They literally would try and climb out of the brooder to get to my lap. You know you're doomed when you start singing the 'Goosey, goosey gander. Where shall I wander?' nursery rhyme to goslings in your lap.

First day outside! Notice the cage? It's an old rabbit cage I got when we had guinea pigs. I use it for transitioning chicks outside, so the older birds can watch without pecking.

Gandalf on the left, Galadriel up front and Tauriel in back. Notice I put a hole in the lid of a butter tub for water.

Yum! Clover!

By the way, even before they went outside, I was clipping clover, grass and dandelions etc...and putting them in their brooders. I give all my babies (meaning chicks too) fresh greens from outside, along with dirt (as well as some chick grit), crumbled eggs and other nutritious foods. I'm not one to stick with just bagged feed. I also use things like oregano, other herbs and organic apple cider vinegar in the drinking water for gut health and to help prevent parasites (since I raise them organically and don't use chemical wormers).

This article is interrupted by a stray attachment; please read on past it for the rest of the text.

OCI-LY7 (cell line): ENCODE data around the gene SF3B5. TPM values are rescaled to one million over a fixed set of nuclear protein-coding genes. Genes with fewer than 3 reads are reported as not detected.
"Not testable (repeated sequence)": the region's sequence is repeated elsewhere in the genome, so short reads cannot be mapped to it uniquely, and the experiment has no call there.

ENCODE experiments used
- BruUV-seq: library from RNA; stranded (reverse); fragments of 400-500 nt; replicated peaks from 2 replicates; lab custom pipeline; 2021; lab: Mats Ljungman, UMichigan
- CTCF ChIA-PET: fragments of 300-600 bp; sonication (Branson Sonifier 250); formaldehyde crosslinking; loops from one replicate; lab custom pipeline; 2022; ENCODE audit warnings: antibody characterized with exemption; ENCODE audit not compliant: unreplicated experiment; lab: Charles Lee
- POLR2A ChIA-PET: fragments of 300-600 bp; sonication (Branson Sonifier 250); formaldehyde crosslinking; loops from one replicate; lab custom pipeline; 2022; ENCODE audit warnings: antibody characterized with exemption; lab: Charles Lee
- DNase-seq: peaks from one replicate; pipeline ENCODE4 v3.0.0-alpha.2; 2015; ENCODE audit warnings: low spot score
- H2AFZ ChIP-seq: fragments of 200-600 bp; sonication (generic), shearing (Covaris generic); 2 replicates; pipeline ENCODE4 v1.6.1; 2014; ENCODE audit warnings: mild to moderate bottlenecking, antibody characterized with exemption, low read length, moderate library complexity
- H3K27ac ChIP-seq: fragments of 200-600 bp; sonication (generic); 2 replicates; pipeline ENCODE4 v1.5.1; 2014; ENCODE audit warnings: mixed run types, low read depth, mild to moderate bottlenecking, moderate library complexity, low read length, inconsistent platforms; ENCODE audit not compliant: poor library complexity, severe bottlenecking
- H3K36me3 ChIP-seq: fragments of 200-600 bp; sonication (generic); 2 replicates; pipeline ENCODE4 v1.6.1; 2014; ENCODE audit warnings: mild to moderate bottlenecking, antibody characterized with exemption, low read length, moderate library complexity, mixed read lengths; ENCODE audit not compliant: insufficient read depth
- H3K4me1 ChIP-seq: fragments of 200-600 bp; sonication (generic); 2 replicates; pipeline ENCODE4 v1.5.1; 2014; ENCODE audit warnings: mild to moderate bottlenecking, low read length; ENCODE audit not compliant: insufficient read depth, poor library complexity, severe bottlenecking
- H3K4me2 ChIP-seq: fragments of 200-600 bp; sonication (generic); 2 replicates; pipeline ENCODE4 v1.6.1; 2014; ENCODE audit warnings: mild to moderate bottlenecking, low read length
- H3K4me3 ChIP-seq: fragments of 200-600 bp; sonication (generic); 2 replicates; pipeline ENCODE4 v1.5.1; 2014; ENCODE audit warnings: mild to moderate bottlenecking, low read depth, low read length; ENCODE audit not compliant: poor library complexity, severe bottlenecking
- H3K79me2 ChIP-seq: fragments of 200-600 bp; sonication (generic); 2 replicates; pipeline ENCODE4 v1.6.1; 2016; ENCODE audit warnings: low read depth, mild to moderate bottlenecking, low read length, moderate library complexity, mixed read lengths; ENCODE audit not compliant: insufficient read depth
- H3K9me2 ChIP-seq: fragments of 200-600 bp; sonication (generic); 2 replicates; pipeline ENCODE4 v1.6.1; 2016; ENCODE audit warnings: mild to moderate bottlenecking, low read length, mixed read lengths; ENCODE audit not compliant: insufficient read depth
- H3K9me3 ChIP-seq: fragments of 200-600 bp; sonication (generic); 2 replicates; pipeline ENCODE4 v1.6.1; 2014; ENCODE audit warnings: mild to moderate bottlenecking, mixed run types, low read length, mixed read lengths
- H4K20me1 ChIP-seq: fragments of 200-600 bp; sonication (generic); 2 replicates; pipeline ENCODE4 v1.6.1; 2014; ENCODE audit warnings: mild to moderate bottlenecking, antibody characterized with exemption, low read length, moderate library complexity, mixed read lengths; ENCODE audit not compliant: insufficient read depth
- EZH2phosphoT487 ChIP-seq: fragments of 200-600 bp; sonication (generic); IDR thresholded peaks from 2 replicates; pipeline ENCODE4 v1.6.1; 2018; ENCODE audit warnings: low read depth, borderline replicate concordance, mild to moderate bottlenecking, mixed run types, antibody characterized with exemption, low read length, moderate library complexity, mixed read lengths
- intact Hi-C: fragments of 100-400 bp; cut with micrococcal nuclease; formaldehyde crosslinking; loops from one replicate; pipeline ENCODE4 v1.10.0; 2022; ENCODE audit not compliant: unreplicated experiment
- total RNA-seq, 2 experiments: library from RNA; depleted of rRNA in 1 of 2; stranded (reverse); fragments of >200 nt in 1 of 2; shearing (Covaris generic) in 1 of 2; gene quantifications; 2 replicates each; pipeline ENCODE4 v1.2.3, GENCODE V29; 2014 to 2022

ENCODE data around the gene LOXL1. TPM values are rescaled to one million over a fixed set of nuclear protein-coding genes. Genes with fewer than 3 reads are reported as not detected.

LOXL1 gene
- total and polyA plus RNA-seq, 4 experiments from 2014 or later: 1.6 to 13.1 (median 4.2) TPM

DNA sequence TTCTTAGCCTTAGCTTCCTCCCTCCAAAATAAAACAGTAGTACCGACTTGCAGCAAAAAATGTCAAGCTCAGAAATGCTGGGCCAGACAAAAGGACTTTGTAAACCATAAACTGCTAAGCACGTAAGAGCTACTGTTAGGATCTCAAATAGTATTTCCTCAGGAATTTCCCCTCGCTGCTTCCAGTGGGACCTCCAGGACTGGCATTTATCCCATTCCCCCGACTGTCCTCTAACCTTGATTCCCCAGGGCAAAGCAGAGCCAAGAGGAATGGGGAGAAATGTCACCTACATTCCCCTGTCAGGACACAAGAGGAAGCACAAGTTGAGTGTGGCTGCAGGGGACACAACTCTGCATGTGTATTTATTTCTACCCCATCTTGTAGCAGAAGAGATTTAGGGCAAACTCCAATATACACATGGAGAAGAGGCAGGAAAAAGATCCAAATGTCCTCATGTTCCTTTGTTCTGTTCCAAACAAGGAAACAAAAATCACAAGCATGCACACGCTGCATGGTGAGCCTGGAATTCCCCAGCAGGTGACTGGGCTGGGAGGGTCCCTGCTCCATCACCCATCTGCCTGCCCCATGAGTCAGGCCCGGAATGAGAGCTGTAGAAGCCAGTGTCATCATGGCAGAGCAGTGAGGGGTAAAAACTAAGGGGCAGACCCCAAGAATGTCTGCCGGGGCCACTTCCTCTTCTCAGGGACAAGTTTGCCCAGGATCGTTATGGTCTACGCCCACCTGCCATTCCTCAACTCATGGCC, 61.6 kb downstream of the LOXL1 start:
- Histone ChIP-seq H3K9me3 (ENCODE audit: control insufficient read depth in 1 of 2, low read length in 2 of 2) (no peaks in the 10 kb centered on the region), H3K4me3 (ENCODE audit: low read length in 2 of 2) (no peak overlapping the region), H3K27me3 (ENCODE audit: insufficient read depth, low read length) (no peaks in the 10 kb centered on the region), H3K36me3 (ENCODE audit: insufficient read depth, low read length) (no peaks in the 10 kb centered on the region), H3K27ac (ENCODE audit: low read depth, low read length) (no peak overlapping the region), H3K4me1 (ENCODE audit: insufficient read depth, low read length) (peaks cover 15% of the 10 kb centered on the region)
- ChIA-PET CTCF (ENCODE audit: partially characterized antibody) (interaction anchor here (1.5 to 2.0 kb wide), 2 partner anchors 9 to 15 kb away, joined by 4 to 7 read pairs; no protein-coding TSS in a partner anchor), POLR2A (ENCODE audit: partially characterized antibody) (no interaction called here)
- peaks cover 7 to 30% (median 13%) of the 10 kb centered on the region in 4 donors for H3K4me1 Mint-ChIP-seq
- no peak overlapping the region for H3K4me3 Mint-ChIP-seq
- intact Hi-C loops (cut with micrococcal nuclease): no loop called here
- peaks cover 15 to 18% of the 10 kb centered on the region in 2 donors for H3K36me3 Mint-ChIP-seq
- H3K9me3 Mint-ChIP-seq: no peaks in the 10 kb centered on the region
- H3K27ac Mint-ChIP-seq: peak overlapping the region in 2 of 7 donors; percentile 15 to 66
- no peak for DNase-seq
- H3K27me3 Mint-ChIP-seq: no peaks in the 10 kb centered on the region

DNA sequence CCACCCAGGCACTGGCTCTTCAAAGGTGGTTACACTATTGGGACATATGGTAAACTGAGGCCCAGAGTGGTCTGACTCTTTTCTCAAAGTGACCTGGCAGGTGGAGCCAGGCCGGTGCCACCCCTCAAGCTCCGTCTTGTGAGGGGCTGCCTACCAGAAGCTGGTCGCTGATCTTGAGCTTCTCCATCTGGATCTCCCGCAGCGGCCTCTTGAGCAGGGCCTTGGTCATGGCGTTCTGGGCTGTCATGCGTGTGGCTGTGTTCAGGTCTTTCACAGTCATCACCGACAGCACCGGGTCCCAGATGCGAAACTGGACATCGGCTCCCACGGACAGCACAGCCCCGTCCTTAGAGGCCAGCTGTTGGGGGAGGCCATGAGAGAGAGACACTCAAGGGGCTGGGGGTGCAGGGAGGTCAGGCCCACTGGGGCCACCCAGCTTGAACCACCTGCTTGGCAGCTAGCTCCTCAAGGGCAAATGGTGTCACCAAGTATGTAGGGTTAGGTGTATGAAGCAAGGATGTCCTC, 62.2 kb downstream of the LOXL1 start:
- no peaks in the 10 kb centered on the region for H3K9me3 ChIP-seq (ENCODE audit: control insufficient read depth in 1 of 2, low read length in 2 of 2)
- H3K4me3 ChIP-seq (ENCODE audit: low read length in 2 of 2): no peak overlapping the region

The ducks on the same day. They're about a month old here. Notice the crest on Topaz's head? It's also really easy to tell boys from girls at this point. The girls quack loudly and the boys sound raspy like they want to quack but they've been smoking for too many years ;)...or like they have laryngitis.

The goslings in the back are two weeks old here. They all get along. The ducks were sweet and welcoming from the start! So different than my chickens who are ready to attack newcomers. I read somewhere that ducks have a 'let's party, the more the merrier' attitude. So true!